There’s been a huge uptick in dengue research since climate change began to double the disease’s range and it started afflicting people in rich countries. Here’s a great database, from Harvard University, that will let you do your own research:
And here’s a fascinating development in the antigenic properties of the four dengue virus types:
“An international consortium of laboratories worldwide that are studying the differences among dengue viruses has shown that while the long-held view that there are four genetically-distinct types of the virus holds, far more important are the differences in their antigenic properties – the ‘coats’ that the viruses wear that help our immune systems identify them.
Dengue virus infects up to 390 million people each year. Around a quarter of these people will experience fever, headaches and joint pains, but approximately 500,000 people will experience potentially life-threatening complications, including haemorrhage and shock, where dangerously low blood pressure occurs. There are currently no vaccines against infection with dengue virus.
For decades, scientists have thought that there are four genetically-distinct types of the virus, known as serotypes, and that antigenic differences between the types play a key role in the severity of disease, its epidemiology and how the virus evolves – and hence these differences would be important in vaccine design.
When we become infected, our immune system sends out antibodies to try and identify the nature of the infection. If it is a pathogen – a virus or bacteria – that we have previously encountered, the antibodies will recognise the invader by antigens on its surface and set of a cascade of defences to prevent the infection taking hold. However, as pathogens evolve, they can change their antigens and disguise themselves against detection.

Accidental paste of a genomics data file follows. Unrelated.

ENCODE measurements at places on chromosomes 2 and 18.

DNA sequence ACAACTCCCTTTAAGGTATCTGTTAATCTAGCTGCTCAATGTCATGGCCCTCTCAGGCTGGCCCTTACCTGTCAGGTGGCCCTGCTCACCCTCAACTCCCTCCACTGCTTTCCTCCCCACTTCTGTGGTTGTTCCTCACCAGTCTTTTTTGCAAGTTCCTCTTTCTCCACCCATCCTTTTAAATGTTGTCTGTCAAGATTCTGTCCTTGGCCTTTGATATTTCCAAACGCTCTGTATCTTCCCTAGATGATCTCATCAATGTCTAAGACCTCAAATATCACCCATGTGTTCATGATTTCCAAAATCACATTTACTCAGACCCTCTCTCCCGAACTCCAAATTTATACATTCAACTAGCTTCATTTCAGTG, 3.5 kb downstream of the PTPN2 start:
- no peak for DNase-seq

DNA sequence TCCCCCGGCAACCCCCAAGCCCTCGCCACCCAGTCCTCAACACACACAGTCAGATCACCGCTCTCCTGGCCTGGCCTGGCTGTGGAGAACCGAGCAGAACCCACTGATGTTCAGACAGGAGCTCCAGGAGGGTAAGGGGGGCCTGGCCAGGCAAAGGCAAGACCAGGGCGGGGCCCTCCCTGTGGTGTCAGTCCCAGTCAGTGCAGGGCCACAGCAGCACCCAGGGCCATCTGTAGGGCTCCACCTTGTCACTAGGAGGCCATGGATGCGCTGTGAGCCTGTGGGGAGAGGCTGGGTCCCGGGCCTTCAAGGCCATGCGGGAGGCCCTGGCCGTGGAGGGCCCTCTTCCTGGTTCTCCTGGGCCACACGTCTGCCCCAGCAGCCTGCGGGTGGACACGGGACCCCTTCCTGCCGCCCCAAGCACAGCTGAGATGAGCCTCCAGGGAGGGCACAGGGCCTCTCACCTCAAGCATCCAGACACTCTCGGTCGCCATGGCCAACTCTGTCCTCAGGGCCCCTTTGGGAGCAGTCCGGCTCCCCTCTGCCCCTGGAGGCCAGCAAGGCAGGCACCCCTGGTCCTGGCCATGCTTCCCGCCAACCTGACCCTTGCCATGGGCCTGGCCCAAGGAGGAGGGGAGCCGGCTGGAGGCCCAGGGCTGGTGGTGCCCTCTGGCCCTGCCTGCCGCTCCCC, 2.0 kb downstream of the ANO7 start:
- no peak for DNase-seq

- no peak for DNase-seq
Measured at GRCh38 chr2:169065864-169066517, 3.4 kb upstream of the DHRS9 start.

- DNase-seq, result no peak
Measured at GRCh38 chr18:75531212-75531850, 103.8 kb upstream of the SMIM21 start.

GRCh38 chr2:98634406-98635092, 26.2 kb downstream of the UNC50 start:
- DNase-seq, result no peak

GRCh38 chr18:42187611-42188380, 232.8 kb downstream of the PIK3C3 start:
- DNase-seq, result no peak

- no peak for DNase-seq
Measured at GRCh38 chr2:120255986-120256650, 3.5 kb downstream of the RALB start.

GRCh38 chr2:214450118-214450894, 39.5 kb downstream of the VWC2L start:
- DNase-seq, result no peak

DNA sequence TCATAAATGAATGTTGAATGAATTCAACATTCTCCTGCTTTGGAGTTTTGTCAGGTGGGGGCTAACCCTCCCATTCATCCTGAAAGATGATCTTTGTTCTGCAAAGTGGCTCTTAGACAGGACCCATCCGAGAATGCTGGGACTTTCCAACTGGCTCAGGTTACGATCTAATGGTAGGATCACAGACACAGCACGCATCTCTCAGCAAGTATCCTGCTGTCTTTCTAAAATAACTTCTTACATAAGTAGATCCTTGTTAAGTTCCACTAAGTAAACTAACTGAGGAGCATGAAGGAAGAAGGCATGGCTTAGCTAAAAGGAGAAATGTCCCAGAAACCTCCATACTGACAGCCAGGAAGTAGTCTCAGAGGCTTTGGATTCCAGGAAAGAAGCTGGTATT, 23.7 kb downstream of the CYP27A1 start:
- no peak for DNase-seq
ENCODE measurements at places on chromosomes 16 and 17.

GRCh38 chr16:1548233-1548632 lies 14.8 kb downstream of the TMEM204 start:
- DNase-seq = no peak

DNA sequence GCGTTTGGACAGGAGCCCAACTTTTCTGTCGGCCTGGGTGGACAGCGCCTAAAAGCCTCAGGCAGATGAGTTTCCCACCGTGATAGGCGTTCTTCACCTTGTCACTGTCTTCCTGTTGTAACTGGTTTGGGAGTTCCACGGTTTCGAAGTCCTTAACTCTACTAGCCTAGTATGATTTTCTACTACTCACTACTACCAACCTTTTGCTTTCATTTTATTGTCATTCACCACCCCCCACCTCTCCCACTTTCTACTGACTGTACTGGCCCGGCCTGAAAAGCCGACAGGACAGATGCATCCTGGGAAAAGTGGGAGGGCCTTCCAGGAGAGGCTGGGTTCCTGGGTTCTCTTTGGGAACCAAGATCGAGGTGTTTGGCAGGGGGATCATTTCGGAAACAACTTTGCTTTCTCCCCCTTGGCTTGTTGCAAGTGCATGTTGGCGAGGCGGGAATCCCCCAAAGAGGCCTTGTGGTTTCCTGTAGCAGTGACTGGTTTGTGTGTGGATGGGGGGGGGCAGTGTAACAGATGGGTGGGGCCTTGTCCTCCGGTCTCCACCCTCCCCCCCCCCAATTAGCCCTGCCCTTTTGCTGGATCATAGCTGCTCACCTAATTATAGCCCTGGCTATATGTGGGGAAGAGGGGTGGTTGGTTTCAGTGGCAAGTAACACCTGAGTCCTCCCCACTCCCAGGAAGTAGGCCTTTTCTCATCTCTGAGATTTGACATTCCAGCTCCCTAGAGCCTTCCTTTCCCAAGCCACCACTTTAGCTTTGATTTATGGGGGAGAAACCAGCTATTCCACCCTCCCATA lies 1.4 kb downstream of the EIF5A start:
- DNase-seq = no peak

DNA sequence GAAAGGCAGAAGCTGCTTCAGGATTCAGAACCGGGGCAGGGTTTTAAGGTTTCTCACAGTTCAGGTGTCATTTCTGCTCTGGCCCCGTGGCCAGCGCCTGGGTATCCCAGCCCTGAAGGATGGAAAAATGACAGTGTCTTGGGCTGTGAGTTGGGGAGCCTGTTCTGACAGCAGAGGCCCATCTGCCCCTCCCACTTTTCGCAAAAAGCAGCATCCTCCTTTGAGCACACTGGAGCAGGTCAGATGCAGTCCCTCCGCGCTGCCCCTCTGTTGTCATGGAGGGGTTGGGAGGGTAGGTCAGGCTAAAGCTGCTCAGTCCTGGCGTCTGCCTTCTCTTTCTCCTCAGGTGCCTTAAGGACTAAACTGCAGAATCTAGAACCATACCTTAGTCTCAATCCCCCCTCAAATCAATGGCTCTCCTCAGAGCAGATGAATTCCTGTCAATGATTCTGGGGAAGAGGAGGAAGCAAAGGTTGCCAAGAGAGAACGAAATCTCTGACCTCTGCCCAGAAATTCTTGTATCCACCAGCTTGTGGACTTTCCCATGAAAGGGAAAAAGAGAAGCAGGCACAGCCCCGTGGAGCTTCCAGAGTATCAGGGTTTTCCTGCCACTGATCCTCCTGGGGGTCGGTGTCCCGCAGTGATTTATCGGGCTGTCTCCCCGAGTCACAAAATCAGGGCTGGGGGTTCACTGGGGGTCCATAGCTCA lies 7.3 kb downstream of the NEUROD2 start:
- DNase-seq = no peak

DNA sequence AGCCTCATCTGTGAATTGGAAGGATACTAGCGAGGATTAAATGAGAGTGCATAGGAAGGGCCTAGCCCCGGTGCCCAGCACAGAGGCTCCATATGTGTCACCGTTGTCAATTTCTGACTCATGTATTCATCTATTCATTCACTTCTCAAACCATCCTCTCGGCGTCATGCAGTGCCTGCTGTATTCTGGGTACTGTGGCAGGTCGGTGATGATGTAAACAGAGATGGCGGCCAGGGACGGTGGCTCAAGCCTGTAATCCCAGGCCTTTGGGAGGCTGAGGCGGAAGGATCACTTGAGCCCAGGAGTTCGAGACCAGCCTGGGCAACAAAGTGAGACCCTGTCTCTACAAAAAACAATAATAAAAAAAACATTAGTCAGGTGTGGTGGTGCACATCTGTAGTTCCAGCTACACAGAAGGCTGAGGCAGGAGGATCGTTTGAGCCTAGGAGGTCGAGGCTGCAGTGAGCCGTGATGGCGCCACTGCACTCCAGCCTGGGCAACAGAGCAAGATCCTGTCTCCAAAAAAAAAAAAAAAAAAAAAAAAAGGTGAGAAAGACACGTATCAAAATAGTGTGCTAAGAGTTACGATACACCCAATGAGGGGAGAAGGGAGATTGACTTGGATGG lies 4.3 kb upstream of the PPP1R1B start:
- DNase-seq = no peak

One of the unusual aspects of dengue is that in some cases when an individual becomes infected for a second time, rather than being immune to infection, the disease can be much more severe. One hypothesis to explain this is that the antibodies produced in response to infection with one strain of the virus somehow allow viruses of a different strain to enter undetected into cells, implying that antigenic differences between the serotypes are important.
Researchers from the Dengue Antigenic Cartography Consortium, writing in today’s edition of Science, analysed 47 strains of dengue virus with 148 samples taken from both humans and primates to see whether they indeed fit into four distinct types. The researchers found a significant amount of antigenic difference within each dengue serotype – in fact, the amount of difference within each serotype was of a similar order to that between the different types. This implies that an individual infected with one type may not be protected against antigenically different viruses of the same type, and that in some cases the individual may be protected against some antigenically similar strains of a different type.
Leah Katzelnick, a researcher from the Department of Zoology at the University of Cambridge, who began studying dengue after herself contracting the disease, says: “We were surprised at how much variation we saw…” Read more..
And here’s a useful discovery from a team at the University of Texas:
How dengue virus adapts as it travels
GALVESTON, Texas, July 6, 2015 – A researcher from The University of Texas Medical Branch at Galveston is an integral member of a collaborative group that is the first to explain the mechanisms that the Dengue virus has developed to optimize its ability to cause outbreaks as it travels across the globe to new places and revisits old ones. An early online version of this paper detailing the findings has recently been published in Science.
Dengue virus has been spreading throughout warm regions of the world, prompting the virus to adapt to new environments. This diversification in viral strains has resulted in the development of strains that appear associated with greater potential for sparking epidemics. Several dengue outbreaks have occurred when new dengue strains emerged and displaced the native strains that the local population had already developed immunity against. Until now, the mechanisms governing how and why some viral strains are better suited for causing widespread disease has been poorly understood.
The investigators examined the different clades of dengue virus-2 known to be circulating around Puerto Rico in 1994 when a severe epidemic broke out. Investigating the differences between the virus strain that was most commonly seen from 1986 to 1995 and a new, more potent viral strain that was first isolated in 1994 was the key to figuring out why this outbreak occurred.